NASA Successfully Tests A New Glider for Satellite Launches


NASA has announced that it has successfully tested a prototype of a glider that could help rockets launch from unmanned aircraft.

This could significantly reduce the costs associated with launching rockets and could help make sending small satellites into space far more efficient. The system is called the Towed Glider Air-Launch System, or TGALS, and is designed specifically with satellites in mind.

"The TGALS demonstration's goal is to provide proof-of-concept of a towed, airborne launch platform," said NASA in a report. "Distinct advantages are believed possible in cost, logistic efficiency, and performance when utilizing a towed, high lift-to-drag launch platform as opposed to utilizing a traditional powered 'mothership' launch platform. The project goal is to examine the performance advantage, as well as the operational aspects, of a towed, airborne launch system."

Eventually, NASA hopes to use the TGALS to replace the first stage booster rocket with a more conventional aircraft, like a glider. TGALS is towed into the air by this aircraft and then released at 40,000 feet, meaning that it can operate from even small airports and is flexible when it comes to payload size.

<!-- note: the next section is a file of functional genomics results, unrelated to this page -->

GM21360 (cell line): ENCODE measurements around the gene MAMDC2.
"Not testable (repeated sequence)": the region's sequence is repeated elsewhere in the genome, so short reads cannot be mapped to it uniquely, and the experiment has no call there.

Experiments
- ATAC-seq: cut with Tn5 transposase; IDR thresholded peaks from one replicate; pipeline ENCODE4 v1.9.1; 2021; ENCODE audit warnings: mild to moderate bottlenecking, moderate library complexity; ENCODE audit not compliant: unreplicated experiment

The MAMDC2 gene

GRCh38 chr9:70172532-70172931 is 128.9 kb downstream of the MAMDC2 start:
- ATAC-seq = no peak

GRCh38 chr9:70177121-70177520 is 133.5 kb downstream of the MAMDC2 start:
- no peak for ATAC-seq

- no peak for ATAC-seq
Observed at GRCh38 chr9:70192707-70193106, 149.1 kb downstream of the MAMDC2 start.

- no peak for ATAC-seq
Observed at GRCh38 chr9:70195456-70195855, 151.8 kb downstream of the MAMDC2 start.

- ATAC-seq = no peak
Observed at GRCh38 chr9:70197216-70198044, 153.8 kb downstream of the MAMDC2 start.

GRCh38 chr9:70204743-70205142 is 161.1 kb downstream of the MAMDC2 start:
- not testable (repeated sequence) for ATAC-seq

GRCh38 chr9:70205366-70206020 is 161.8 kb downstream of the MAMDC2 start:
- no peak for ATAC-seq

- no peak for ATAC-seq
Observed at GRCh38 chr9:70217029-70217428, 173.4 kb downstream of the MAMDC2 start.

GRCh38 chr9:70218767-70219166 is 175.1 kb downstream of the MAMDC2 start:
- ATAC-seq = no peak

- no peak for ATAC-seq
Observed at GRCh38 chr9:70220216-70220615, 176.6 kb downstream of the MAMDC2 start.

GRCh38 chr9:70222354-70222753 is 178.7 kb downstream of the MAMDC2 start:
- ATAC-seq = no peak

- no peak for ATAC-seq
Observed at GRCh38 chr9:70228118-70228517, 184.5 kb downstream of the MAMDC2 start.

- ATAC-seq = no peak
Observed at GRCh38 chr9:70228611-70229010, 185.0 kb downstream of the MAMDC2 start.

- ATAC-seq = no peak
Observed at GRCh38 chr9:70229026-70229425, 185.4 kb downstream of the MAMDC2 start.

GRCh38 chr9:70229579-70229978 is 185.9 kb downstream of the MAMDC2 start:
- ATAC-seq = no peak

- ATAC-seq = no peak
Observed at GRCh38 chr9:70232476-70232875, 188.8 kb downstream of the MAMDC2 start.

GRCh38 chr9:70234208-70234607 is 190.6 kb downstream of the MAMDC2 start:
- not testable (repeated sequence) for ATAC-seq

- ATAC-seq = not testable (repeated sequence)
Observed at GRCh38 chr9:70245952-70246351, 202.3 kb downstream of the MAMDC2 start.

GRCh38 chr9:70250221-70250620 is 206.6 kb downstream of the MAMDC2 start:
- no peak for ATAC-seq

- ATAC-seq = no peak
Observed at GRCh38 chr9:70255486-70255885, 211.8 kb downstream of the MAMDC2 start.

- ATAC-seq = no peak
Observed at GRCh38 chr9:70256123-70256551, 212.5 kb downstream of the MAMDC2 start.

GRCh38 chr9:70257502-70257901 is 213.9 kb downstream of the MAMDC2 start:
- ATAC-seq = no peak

Once the glider is released, a solid or hybrid rocket booster is fired, giving it acceleration into a steep climb. Because of the fact that it's unmanned, it can climb even steeper as there is no pilot to consider.

Once the glider reaches the appropriate altitude, it drops the satellite, which fires its own rocket and is pushed into orbit. The glider, in the meantime, returns to the base it came from.

One of the most important things that the team at NASA has to consider is the carry efficiency of the TGALS system, or the ratio of weight that it can carry compared with the launch platform weight, which is equal to the takeoff weight minus the weight being carried.

The next step for the team will be to test the horizontal launch of a small launch vehicle from a scaled down version of the glider, seeing if the motor will provide enough thrust to be able to change the positioning of the glider from horizontal to the more inclined path needed to bring the satellite into orbit.

"Potential benefits from TGALS are many. In terms of performance, the towed glider can potentially carry twice the load to altitude as the same size direct carry conventional aircraft," continued NASA. "In terms of cost, it's relatively inexpensive to build a glider versus a conventional aircraft, and maintenance costs are lower. For safety, unmanned gliders eliminate human concerns for carrying launch vehicles, and the glider can land with the launch vehicle attached in the event of an abort."

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